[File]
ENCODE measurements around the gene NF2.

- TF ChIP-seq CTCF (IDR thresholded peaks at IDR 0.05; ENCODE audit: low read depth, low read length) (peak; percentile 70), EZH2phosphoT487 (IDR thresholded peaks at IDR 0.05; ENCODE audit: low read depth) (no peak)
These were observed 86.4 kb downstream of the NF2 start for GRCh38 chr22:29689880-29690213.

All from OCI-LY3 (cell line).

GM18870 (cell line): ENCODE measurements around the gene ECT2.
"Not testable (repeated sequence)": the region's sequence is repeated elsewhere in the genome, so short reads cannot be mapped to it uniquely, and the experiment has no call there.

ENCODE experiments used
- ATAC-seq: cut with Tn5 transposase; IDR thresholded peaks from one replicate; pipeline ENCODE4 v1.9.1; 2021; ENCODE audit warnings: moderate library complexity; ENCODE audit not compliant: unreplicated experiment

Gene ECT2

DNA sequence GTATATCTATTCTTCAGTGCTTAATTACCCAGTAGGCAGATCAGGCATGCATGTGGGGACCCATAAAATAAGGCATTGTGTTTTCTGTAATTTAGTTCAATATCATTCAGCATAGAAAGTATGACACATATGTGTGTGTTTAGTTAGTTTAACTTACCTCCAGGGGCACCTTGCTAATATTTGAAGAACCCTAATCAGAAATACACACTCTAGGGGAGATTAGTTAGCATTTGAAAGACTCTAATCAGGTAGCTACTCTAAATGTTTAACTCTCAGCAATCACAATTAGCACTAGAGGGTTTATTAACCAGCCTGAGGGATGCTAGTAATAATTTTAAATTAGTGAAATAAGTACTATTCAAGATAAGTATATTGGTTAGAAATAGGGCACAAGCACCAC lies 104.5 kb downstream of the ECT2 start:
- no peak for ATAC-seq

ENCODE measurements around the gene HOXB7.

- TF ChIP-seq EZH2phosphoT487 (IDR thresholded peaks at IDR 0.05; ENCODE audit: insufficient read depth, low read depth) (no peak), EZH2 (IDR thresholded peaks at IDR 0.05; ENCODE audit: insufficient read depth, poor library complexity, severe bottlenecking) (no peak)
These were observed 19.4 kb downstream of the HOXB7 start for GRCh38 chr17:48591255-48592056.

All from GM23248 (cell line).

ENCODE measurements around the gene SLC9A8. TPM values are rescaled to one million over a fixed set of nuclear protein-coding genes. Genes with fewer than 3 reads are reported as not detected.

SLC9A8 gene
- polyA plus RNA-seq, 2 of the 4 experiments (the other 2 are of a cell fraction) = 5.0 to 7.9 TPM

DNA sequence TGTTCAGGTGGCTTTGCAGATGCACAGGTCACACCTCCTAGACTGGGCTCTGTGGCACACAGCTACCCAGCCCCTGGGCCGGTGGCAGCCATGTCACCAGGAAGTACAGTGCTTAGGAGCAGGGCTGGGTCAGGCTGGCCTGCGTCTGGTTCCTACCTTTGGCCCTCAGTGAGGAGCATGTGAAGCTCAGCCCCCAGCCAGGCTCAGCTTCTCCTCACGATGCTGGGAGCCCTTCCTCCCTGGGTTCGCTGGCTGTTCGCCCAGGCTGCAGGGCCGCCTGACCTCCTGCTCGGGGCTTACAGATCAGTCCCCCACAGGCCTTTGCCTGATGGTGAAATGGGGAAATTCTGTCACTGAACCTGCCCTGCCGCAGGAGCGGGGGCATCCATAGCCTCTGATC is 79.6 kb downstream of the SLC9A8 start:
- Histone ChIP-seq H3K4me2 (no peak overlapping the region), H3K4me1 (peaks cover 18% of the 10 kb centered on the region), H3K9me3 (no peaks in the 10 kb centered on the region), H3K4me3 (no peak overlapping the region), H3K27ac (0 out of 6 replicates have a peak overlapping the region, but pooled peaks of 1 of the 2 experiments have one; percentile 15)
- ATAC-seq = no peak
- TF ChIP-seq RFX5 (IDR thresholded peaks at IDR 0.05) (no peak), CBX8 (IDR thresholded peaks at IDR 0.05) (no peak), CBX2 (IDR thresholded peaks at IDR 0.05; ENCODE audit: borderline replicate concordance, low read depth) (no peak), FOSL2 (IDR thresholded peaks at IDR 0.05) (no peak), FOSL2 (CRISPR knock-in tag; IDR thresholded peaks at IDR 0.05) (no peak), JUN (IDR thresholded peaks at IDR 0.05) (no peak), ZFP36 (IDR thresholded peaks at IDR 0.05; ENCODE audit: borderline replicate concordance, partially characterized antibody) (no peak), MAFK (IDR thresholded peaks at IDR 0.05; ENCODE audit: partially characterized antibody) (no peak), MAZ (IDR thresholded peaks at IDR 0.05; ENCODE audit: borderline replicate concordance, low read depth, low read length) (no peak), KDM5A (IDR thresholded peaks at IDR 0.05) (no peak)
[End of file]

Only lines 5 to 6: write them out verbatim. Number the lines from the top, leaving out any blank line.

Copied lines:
GM18870 (cell line): ENCODE measurements around the gene ECT2.
"Not testable (repeated sequence)": the region's sequence is repeated elsewhere in the genome, so short reads cannot be mapped to it uniquely, and the experiment has no call there.